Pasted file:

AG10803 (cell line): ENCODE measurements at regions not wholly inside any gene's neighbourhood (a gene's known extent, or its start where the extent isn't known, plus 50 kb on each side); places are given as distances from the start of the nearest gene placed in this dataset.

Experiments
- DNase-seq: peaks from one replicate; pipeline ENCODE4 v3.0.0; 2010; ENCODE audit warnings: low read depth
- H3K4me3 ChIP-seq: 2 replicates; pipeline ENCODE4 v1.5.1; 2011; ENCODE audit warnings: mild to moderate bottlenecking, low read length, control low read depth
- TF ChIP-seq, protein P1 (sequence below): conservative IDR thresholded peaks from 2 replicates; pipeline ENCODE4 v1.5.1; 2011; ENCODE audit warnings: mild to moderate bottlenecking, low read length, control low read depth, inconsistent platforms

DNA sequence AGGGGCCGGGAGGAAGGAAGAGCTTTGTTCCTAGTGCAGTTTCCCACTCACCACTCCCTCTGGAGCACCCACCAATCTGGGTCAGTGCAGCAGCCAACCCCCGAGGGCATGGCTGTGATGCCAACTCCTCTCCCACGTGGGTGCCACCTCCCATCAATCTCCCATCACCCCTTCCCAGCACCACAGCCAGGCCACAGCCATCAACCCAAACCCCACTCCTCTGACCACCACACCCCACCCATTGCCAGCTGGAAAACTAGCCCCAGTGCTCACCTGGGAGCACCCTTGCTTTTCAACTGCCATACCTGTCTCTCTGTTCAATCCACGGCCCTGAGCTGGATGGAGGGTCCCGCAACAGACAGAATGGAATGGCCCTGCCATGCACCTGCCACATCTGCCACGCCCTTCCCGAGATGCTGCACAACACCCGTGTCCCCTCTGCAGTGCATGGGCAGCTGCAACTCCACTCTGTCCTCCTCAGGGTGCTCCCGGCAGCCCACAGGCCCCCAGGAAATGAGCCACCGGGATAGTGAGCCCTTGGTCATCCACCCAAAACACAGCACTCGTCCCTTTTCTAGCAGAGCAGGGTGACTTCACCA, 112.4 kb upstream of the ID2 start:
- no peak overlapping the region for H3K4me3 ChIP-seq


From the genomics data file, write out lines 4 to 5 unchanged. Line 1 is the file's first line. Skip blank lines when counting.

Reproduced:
- H3K4me3 ChIP-seq: 2 replicates; pipeline ENCODE4 v1.5.1; 2011; ENCODE audit warnings: mild to moderate bottlenecking, low read length, control low read depth
- TF ChIP-seq, protein P1 (sequence below): conservative IDR thresholded peaks from 2 replicates; pipeline ENCODE4 v1.5.1; 2011; ENCODE audit warnings: mild to moderate bottlenecking, low read length, control low read depth, inconsistent platforms